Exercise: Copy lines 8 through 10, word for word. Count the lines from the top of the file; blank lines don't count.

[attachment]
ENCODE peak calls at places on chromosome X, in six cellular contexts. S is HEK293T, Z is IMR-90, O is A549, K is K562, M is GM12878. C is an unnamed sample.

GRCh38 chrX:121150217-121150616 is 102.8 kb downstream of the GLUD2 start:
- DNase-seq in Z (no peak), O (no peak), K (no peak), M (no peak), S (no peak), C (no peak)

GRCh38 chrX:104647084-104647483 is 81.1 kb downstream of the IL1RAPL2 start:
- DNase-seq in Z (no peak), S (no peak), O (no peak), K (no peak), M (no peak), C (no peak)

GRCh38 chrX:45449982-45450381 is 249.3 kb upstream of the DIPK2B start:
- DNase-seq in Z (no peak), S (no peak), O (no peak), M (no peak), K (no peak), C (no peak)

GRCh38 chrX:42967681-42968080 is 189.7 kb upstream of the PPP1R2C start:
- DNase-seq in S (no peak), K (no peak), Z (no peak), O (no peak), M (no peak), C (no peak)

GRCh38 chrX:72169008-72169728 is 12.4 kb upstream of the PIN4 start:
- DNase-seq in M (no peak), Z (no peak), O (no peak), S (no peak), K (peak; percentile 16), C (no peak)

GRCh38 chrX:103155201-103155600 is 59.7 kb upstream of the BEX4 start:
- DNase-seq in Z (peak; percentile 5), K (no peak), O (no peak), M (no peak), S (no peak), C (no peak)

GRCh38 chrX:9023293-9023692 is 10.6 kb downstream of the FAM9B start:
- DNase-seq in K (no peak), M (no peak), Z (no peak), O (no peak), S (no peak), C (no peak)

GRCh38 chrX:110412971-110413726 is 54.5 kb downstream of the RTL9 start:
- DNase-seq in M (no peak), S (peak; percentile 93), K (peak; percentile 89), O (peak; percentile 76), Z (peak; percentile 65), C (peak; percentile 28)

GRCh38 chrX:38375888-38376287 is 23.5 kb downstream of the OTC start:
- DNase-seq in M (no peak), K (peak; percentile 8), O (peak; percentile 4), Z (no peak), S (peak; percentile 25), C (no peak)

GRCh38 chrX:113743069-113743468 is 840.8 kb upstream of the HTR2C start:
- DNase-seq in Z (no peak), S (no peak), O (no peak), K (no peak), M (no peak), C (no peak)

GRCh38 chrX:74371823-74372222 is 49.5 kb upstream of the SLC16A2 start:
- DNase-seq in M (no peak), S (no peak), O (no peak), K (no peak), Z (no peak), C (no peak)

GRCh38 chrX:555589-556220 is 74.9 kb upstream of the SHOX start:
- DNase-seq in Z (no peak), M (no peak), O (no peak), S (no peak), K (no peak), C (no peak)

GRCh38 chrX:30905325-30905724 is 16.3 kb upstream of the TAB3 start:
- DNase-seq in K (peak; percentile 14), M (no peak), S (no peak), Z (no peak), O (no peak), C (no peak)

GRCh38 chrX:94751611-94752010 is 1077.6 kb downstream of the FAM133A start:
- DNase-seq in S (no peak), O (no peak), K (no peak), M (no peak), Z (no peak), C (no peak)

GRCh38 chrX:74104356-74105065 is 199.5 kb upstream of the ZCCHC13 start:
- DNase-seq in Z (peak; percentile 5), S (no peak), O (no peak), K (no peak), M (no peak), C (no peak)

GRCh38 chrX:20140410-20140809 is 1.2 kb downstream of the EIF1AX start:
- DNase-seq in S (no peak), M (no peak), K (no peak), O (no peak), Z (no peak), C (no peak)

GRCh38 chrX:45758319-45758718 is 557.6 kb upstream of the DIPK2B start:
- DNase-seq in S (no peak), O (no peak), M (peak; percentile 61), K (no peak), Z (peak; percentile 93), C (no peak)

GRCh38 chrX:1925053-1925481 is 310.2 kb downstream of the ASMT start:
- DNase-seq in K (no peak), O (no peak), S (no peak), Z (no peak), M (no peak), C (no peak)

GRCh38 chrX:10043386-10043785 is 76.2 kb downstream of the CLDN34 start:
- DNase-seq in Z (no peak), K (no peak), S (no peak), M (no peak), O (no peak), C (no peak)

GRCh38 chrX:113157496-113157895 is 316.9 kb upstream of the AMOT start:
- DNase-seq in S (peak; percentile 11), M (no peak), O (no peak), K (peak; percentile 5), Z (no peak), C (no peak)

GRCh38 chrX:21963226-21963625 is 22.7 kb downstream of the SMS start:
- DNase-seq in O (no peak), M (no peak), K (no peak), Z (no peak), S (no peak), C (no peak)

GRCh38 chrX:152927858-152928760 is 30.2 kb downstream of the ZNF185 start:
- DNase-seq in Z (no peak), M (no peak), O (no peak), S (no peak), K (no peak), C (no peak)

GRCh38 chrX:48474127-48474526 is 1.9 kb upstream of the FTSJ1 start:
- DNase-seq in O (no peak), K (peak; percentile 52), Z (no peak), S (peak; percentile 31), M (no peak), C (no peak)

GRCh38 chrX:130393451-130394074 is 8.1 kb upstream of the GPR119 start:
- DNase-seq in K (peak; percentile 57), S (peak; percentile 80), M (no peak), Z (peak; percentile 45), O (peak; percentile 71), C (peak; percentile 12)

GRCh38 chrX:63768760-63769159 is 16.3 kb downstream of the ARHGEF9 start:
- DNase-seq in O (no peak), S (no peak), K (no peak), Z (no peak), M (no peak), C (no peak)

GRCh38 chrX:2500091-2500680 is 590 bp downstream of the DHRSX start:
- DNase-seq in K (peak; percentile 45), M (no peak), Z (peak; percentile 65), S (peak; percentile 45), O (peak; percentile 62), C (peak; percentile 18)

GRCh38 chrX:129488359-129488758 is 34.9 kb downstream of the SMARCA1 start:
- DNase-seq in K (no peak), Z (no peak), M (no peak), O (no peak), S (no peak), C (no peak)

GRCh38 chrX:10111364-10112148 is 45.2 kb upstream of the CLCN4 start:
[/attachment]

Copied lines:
GRCh38 chrX:42967681-42968080 is 189.7 kb upstream of the PPP1R2C start:
- DNase-seq in S (no peak), K (no peak), Z (no peak), O (no peak), M (no peak), C (no peak)

GRCh38 chrX:72169008-72169728 is 12.4 kb upstream of the PIN4 start: